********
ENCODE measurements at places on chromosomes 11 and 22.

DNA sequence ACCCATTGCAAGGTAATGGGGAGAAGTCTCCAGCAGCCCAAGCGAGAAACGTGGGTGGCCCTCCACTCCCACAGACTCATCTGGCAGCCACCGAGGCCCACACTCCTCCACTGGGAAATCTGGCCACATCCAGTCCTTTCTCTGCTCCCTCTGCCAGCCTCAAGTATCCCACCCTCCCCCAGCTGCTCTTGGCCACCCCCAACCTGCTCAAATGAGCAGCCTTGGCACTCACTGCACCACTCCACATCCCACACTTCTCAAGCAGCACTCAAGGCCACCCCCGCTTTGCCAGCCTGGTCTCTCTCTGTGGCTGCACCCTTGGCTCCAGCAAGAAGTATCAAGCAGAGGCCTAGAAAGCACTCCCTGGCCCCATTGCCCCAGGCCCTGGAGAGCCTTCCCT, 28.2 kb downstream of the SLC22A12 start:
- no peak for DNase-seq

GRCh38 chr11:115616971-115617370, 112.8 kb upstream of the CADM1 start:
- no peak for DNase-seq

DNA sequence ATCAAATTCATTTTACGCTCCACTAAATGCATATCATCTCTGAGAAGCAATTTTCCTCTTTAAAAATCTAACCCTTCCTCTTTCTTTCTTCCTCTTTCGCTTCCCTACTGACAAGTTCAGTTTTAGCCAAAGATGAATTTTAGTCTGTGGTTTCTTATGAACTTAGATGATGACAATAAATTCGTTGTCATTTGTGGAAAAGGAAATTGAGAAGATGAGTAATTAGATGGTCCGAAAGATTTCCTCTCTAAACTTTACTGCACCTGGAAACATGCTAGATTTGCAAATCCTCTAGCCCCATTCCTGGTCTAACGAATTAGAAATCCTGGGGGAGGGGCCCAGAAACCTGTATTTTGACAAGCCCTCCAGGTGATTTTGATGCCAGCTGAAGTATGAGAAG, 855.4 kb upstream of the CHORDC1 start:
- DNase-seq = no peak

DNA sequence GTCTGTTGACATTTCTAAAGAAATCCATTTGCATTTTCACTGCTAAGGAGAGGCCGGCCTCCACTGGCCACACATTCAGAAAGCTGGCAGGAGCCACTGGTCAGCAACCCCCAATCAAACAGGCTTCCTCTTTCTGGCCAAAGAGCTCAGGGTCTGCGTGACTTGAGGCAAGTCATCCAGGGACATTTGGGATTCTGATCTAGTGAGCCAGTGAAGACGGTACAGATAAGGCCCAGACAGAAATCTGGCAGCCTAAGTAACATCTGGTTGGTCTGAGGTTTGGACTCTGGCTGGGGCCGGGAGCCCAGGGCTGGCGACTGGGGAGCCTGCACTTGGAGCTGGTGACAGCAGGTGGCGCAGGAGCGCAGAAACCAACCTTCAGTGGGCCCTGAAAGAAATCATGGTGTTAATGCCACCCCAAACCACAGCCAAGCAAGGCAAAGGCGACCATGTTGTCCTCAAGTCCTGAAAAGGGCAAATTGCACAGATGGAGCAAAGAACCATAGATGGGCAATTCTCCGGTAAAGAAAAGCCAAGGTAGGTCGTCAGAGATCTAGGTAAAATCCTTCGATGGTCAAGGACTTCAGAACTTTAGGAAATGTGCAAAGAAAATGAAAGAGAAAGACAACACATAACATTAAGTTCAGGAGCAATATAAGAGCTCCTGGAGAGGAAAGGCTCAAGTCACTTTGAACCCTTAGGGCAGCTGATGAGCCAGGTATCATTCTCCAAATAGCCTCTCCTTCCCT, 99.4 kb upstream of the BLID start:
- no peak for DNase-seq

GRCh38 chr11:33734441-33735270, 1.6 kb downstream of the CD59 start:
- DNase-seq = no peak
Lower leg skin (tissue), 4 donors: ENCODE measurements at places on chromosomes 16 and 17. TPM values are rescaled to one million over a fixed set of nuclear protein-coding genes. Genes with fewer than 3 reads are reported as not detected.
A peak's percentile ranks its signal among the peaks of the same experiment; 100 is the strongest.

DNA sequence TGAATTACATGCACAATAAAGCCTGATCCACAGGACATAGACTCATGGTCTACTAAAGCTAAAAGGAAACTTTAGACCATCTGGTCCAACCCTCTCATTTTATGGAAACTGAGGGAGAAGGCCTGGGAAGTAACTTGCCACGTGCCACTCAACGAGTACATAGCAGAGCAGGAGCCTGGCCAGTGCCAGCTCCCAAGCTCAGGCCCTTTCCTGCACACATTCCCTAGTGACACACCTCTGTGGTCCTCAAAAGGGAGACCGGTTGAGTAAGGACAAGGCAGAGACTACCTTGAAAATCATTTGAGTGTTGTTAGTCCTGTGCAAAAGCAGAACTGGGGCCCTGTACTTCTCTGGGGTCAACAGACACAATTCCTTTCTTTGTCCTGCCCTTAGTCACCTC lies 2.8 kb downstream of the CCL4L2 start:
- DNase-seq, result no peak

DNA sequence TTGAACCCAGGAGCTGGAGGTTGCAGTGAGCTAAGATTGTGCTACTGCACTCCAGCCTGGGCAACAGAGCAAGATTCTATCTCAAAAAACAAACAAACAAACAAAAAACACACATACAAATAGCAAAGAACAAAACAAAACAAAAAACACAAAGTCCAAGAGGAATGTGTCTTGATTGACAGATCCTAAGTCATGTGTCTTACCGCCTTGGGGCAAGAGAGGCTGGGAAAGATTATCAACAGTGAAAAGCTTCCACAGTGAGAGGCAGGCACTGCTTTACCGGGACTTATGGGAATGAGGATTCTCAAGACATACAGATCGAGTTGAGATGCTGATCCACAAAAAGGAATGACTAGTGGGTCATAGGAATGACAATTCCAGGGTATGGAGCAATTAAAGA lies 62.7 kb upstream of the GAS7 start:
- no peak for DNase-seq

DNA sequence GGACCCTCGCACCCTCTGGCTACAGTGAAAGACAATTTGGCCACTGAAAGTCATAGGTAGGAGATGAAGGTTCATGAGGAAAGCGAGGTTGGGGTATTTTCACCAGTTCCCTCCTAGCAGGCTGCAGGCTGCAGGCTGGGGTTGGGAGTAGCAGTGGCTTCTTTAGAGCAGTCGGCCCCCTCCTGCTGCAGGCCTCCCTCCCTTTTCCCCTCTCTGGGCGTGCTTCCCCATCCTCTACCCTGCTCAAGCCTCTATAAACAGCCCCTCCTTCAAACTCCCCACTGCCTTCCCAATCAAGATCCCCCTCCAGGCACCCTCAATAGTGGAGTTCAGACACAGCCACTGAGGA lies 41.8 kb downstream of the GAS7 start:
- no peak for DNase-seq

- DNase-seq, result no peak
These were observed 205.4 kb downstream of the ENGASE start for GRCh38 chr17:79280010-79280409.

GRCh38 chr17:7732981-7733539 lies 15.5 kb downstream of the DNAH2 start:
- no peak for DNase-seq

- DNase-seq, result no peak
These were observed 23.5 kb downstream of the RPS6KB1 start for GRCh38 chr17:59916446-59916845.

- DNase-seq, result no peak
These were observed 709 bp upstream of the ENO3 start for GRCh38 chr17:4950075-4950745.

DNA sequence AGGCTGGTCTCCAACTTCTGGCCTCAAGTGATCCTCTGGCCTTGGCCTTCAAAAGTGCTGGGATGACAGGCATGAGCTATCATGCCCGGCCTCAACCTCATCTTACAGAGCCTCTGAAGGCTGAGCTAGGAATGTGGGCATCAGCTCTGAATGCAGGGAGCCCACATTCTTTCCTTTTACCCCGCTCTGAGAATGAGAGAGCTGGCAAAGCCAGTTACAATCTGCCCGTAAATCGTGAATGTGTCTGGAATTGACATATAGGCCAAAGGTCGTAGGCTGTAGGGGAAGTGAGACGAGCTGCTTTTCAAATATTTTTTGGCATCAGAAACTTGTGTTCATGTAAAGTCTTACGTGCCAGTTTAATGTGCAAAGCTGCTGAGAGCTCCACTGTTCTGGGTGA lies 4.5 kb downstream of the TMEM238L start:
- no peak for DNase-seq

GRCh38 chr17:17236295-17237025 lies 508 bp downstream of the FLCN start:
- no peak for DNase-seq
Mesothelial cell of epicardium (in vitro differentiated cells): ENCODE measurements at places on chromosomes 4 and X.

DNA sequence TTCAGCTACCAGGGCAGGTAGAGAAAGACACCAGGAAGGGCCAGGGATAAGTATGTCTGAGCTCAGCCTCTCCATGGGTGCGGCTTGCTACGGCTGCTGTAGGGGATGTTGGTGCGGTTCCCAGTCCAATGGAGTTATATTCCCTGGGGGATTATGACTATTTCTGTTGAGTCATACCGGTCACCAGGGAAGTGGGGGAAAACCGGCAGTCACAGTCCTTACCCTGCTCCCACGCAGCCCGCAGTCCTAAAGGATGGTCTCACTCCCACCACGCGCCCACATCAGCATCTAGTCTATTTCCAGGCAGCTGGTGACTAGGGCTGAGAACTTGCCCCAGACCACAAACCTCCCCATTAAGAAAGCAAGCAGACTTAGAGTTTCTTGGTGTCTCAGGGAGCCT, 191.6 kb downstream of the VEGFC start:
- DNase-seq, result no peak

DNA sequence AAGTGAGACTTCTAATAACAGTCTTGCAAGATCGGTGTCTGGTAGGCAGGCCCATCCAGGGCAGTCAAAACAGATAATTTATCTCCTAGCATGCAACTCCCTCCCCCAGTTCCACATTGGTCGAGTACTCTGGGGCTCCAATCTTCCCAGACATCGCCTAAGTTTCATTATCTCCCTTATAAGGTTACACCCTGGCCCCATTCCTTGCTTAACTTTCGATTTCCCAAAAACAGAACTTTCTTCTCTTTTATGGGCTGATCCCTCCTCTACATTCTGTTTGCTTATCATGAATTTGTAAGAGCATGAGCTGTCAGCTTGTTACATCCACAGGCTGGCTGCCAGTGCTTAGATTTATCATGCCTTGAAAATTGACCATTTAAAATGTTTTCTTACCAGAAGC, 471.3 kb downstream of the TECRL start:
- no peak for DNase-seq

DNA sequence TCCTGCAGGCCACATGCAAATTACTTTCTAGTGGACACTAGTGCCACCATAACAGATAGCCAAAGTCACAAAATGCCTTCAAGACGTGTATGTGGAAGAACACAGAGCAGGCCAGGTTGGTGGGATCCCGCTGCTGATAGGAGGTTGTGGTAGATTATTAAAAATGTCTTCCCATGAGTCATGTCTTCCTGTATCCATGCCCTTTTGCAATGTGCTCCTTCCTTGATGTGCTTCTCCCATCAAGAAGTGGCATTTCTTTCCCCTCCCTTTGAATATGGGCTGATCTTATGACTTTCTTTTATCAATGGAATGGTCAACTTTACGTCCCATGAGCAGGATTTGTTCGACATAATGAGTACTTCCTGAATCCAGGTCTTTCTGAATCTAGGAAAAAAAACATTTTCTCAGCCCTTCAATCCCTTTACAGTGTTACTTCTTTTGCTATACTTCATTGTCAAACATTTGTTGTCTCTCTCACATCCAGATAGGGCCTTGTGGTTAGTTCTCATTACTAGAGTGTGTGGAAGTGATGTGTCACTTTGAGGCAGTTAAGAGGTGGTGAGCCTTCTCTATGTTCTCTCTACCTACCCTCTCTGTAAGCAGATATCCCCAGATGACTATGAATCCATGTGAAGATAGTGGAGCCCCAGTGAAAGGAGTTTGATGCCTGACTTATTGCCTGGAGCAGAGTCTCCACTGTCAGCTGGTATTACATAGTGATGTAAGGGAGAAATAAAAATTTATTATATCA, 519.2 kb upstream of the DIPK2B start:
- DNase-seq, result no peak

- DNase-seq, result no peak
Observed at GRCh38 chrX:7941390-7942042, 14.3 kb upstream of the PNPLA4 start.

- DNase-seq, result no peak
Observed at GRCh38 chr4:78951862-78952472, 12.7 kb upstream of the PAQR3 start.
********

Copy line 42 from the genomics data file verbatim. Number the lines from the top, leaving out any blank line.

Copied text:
Observed at GRCh38 chr4:78951862-78952472, 12.7 kb upstream of the PAQR3 start.